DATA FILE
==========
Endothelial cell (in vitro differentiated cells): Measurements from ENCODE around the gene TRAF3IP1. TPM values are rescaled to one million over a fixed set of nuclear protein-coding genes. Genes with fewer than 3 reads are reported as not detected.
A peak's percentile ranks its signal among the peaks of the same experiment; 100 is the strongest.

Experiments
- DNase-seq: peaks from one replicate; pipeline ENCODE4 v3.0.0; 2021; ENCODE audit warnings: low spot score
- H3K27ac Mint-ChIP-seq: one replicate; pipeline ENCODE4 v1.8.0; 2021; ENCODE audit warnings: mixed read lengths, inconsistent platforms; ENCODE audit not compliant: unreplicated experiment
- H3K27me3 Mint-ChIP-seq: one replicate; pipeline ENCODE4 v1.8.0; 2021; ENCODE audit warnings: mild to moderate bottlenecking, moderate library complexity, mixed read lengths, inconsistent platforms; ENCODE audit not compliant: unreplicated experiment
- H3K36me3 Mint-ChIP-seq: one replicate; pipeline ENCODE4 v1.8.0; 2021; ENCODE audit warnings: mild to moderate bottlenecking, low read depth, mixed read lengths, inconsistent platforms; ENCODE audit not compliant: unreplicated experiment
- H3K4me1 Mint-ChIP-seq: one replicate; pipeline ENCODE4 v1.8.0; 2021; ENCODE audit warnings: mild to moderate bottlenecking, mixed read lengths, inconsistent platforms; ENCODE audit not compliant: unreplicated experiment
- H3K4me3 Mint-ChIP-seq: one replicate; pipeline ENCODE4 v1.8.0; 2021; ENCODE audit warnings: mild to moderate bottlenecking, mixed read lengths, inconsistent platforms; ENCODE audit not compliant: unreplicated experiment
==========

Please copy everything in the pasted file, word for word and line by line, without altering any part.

Endothelial cell (in vitro differentiated cells): Measurements from ENCODE around the gene TRAF3IP1. TPM values are rescaled to one million over a fixed set of nuclear protein-coding genes. Genes with fewer than 3 reads are reported as not detected.
A peak's percentile ranks its signal among the peaks of the same experiment; 100 is the strongest.

Experiments
- DNase-seq: peaks from one replicate; pipeline ENCODE4 v3.0.0; 2021; ENCODE audit warnings: low spot score
- H3K27ac Mint-ChIP-seq: one replicate; pipeline ENCODE4 v1.8.0; 2021; ENCODE audit warnings: mixed read lengths, inconsistent platforms; ENCODE audit not compliant: unreplicated experiment
- H3K27me3 Mint-ChIP-seq: one replicate; pipeline ENCODE4 v1.8.0; 2021; ENCODE audit warnings: mild to moderate bottlenecking, moderate library complexity, mixed read lengths, inconsistent platforms; ENCODE audit not compliant: unreplicated experiment
- H3K36me3 Mint-ChIP-seq: one replicate; pipeline ENCODE4 v1.8.0; 2021; ENCODE audit warnings: mild to moderate bottlenecking, low read depth, mixed read lengths, inconsistent platforms; ENCODE audit not compliant: unreplicated experiment
- H3K4me1 Mint-ChIP-seq: one replicate; pipeline ENCODE4 v1.8.0; 2021; ENCODE audit warnings: mild to moderate bottlenecking, mixed read lengths, inconsistent platforms; ENCODE audit not compliant: unreplicated experiment
- H3K4me3 Mint-ChIP-seq: one replicate; pipeline ENCODE4 v1.8.0; 2021; ENCODE audit warnings: mild to moderate bottlenecking, mixed read lengths, inconsistent platforms; ENCODE audit not compliant: unreplicated experiment